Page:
Photo: Cuba Will No Longer Have Dual Currency
The Cuban government announced Tuesday the beginning of a process to eliminate the unpopular dual-currency system that has prevailed on the island since 1994, Communist Party daily Granma said Tuesday.
“The Council of Ministers has agreed to put into effect a schedule for applying measures that will lead to monetary and exchange-rate unification,” the newspaper said.
Cuba now has two currencies - the peso, which is worth less than 4 cents, and the CUC, which trades at parity with the dollar.
The vast majority of Cubans are paid in pesos, receiving an average monthly salary of about $17.
Employees of foreign-owned firms receive some remuneration in CUCs, and people who get remittances in dollars from relatives in the United States can exchange their greenbacks for CUCs.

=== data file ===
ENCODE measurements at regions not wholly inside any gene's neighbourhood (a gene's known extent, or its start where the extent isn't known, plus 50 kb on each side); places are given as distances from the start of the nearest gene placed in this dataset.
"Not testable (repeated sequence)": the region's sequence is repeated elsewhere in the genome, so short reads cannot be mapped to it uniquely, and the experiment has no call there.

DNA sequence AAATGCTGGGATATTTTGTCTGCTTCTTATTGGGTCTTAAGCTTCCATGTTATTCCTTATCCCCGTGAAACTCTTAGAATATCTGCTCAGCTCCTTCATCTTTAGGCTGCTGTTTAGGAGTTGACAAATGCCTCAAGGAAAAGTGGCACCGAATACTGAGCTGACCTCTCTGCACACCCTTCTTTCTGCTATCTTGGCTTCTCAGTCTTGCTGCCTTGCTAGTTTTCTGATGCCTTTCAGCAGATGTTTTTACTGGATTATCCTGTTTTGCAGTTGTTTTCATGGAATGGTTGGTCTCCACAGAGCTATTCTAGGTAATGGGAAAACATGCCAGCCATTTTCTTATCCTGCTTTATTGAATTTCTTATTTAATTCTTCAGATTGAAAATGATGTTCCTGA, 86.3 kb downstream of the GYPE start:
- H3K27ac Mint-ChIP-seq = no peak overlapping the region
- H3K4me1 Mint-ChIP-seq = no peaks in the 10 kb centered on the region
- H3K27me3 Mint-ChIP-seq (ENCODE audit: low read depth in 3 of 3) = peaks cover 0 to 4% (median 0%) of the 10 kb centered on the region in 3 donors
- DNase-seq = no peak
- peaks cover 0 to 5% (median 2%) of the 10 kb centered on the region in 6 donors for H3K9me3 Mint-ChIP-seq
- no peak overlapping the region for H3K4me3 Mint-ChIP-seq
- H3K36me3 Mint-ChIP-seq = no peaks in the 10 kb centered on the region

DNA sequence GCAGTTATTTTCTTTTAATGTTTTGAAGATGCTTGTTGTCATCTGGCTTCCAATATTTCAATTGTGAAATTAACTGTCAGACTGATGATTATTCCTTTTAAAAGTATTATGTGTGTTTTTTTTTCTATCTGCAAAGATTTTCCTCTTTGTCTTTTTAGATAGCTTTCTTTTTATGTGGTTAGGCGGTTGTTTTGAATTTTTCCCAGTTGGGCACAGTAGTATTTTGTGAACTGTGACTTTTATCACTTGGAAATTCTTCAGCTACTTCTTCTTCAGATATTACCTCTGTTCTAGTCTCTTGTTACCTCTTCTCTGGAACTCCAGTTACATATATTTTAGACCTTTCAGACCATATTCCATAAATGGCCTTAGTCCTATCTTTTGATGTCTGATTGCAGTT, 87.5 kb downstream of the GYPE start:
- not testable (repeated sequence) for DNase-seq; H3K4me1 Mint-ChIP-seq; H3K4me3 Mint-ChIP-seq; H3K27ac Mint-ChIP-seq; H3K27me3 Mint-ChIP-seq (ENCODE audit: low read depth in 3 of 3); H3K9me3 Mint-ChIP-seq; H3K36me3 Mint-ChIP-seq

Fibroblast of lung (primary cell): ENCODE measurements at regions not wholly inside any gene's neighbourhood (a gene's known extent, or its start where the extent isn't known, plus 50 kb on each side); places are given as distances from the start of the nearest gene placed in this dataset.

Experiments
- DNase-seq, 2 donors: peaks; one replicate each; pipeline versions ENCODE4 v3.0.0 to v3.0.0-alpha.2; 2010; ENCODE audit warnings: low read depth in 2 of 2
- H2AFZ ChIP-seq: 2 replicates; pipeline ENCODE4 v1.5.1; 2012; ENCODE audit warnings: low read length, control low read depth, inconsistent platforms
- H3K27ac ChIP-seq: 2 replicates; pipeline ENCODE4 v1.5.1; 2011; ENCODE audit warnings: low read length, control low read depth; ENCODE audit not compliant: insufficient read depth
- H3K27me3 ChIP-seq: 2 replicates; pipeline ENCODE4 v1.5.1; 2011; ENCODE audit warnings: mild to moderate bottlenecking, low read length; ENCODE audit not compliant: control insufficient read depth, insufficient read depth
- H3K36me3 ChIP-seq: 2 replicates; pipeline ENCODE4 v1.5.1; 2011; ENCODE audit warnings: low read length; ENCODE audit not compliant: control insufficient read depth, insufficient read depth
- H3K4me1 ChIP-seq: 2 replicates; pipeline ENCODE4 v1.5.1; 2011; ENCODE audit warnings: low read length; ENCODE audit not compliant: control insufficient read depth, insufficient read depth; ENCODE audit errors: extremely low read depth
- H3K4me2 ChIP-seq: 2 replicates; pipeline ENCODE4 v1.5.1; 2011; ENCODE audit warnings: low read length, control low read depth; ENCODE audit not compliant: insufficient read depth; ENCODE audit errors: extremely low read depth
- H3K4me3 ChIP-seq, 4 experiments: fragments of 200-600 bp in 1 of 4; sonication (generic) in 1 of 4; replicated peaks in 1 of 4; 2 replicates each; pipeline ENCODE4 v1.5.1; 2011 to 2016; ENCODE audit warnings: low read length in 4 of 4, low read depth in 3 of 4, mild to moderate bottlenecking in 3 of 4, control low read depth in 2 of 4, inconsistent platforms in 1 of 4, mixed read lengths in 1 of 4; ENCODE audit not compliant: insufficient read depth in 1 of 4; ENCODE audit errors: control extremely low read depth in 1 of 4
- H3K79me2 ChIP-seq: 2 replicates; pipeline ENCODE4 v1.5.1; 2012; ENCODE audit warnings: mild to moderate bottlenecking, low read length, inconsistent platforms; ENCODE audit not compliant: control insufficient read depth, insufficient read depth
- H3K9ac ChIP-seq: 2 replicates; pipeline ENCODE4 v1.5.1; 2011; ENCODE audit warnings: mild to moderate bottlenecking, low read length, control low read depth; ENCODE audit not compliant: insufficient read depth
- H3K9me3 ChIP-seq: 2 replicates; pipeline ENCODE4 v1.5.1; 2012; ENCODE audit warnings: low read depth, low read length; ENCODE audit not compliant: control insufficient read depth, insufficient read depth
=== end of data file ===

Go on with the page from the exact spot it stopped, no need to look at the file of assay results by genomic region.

Without establishing any specific dates, Granma said the transition will begin with firms, “in order to favor conditions for increased efficiency, provide a better measure of economic operations and as a stimulus for sectors producing goods and services for export and for import substitution.”
The Cuban government notes that “no measure that is adopted in the monetary field will be to the detriment” of workers or savers.
It also guarantees that it will continue to apply the current policy of subsidies for retail prices and for individuals when necessary, as long as the nation’s economic conditions require it.”
Monetary unification is one of the most important measures in the plan for economic reforms launched by President Raul Castro to “modernize” the island’s socialist model.
The present dual-currency regime is one of the “biggest obstacles to progress in the country,” Castro told Cuba’s parliament in July.